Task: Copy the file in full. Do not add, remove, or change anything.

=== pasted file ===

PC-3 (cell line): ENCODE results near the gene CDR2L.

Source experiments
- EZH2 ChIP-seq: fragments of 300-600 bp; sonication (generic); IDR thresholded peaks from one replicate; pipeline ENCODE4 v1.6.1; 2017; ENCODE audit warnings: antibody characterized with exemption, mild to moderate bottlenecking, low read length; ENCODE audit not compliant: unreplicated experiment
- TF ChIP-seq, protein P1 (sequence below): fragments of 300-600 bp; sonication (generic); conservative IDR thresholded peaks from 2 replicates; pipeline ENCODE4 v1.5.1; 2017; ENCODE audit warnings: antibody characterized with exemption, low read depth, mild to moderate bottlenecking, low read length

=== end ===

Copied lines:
PC-3 (cell line): ENCODE results near the gene CDR2L.

Source experiments
- EZH2 ChIP-seq: fragments of 300-600 bp; sonication (generic); IDR thresholded peaks from one replicate; pipeline ENCODE4 v1.6.1; 2017; ENCODE audit warnings: antibody characterized with exemption, mild to moderate bottlenecking, low read length; ENCODE audit not compliant: unreplicated experiment
- TF ChIP-seq, protein P1 (sequence below): fragments of 300-600 bp; sonication (generic); conservative IDR thresholded peaks from 2 replicates; pipeline ENCODE4 v1.5.1; 2017; ENCODE audit warnings: antibody characterized with exemption, low read depth, mild to moderate bottlenecking, low read length